6 Ways to Boost Nutrition for the Whole Family
By Ali Struhs
March is National Nutrition Month. While you’re already on your way to a new, healthier you as a member of Jenny Craig, you may want to get your family to eat better, too. This month, make it a goal to get your family on track to eating the right foods that pack a nutritional punch. Here are six ideas for sneaking in more veggies and paying attention to your family’s portion sizes.
Add vegetables to breakfast
Start the morning off right for your family by serving a healthy serving of vegetables with eggs. Whether you top scrambled eggs or make omelets, adding vegetables will boost the nutritional value and, of course, the flavor of the most important meal of the day. Try adding sliced avocado, which may help lower bad cholesterol, chopped spicy red peppers, mushrooms and fresh spinach.
Use a spiralizer or simply julienne your vegetables and turn them into noodles. Zucchini, which is packed with dietary fiber and vitamins A and C, is the perfect vegetable to transform into a plate of healthy, low-calorie noodles. Top your veggie noodles with fresh, homemade marinara or basil pesto. You can also spiralize other firm vegetables, such as sweet potatoes, carrots, and butternut squash.
Puree fruits and vegetables
Pureeing fruits and vegetables is probably the easiest way to sneak in more nutrition for your family. A rich tomato sauce is the perfect place to add more nutrients from vegetables. Puree carrots, zucchini, spinach, or even pumpkin and add it to spaghetti sauce. For a quick, on-the-go breakfast for everyone in the family, blend a healthy smoothie that contains protein-packed nonfat Greek yogurt and pureed fruit, like antioxidant-rich berries and bananas.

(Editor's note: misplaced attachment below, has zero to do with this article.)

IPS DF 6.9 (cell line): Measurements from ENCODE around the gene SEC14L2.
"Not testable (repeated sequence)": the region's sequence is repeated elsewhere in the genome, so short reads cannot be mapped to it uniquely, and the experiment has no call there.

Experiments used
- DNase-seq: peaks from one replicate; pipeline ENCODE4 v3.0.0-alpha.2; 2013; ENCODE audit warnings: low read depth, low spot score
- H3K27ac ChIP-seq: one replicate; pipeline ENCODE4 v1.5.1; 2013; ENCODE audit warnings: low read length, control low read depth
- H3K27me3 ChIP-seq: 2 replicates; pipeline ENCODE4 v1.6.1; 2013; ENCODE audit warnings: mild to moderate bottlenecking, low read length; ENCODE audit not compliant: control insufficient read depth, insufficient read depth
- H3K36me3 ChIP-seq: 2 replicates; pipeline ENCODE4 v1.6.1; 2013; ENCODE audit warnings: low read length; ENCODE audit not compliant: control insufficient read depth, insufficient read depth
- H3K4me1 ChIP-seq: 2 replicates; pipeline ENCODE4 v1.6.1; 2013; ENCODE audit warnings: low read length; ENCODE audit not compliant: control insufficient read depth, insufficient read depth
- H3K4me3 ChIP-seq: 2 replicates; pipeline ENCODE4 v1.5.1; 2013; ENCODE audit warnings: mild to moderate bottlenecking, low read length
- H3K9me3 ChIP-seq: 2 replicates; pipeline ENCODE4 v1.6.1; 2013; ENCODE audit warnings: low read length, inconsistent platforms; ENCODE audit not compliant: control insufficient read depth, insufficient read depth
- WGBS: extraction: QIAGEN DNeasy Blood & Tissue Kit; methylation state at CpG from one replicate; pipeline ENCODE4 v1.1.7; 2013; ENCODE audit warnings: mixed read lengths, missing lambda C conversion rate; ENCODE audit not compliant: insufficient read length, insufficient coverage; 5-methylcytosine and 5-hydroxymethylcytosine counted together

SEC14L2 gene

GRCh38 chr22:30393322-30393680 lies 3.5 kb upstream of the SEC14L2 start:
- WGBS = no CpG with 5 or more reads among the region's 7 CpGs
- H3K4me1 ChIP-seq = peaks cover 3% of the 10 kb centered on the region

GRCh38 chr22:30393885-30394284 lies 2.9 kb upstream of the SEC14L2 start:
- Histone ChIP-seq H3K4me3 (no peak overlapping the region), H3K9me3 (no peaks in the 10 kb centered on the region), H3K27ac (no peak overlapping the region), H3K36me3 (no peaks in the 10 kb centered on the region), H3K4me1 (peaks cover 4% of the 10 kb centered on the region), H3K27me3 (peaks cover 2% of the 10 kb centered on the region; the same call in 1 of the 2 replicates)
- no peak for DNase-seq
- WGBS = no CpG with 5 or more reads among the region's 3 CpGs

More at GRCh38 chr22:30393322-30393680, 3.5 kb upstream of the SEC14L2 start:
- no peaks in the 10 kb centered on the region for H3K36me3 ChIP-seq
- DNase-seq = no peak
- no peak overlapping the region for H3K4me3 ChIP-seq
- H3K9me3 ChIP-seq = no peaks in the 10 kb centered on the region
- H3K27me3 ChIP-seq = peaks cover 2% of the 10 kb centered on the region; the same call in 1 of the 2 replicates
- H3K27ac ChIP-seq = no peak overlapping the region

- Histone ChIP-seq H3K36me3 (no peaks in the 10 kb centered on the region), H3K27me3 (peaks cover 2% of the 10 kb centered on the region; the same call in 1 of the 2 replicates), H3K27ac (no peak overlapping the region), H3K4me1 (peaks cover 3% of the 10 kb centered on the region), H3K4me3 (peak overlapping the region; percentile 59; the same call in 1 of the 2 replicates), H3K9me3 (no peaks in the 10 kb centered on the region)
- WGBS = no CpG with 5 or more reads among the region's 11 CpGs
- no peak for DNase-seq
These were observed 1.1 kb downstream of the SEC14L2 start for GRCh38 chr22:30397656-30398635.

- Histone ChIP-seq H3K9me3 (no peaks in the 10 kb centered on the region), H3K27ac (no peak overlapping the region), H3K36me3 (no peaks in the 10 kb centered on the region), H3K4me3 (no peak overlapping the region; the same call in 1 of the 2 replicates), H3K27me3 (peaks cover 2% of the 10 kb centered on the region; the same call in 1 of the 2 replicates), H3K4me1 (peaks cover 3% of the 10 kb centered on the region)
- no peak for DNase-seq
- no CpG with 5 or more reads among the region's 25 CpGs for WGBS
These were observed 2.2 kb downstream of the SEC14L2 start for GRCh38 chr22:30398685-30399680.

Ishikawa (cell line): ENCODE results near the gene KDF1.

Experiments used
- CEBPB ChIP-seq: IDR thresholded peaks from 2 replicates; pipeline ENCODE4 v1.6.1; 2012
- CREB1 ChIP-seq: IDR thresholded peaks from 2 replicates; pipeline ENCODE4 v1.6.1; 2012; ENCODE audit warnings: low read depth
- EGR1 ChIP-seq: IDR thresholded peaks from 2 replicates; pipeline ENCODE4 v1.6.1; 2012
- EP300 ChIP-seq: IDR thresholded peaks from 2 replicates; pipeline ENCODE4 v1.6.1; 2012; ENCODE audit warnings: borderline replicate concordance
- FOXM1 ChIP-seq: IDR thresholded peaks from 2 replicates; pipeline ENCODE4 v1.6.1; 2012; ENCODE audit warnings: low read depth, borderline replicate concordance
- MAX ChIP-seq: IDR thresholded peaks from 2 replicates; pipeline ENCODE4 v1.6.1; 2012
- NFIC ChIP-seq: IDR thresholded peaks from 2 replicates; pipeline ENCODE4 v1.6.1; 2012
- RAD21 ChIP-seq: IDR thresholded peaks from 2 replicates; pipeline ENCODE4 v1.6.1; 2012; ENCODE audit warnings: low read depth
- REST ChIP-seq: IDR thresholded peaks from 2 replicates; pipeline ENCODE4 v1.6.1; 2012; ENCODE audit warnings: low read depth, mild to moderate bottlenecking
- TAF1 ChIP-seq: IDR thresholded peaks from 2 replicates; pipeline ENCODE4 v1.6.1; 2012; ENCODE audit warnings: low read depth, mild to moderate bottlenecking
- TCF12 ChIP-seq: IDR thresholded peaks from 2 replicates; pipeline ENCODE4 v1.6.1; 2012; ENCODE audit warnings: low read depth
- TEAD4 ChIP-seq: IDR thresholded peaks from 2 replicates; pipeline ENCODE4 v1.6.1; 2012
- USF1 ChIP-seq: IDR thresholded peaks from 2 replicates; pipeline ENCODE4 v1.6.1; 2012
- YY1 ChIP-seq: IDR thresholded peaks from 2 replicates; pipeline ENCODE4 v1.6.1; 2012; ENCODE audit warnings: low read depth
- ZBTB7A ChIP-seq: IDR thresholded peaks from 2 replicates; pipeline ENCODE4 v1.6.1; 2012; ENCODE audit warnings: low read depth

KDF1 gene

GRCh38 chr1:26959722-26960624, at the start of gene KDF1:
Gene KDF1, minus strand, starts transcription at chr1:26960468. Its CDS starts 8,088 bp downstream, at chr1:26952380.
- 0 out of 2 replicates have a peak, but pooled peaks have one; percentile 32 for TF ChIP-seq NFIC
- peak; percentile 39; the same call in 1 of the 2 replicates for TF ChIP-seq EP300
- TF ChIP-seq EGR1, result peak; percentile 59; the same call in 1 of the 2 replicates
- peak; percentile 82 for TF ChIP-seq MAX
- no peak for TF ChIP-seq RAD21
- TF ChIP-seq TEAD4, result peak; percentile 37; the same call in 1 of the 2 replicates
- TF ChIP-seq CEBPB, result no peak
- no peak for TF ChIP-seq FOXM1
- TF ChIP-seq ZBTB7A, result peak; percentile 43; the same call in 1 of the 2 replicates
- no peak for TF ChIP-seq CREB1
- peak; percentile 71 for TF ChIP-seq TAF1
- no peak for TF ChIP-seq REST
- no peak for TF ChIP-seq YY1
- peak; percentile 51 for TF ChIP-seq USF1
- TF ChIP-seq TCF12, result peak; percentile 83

Bulk up soups and chili
Adding extra veggies to soups and chili is an easy way to bulk up a warm, comforting meal with extra nutrients. Cube butternut squash, sweet potato, or carrots and stir into your favorite chicken noodle soup or spicy chili. Sweet potatoes are brimming with calcium and beta-carotene and perfectly accompany tomatoes, beans, and lean ground beef in a hot chili.
Portion it out
Be mindful of just how much you and your family is eating. You don’t need to pick up your measuring cups to figure out serving sizes. Instead, rely on visual cues to help keep portions in check. For example, a serving size of meat is roughly the size of a deck of cards, or a half cup of fruit is the size of a computer mouse.
We know the kitchen is usually where the family gathers. Make the busiest area of the home a healthy, fun place for your family! Check out the Jenny Craig recipe database for new recipes that the whole family can enjoy. Make it a Sunday night tradition to cook up a different recipe, getting your kids involved in preparing the meal. Try recipes for garden-fresh vegetable pizza and low-calorie chocolate chip cookies for a kid-friendly meal!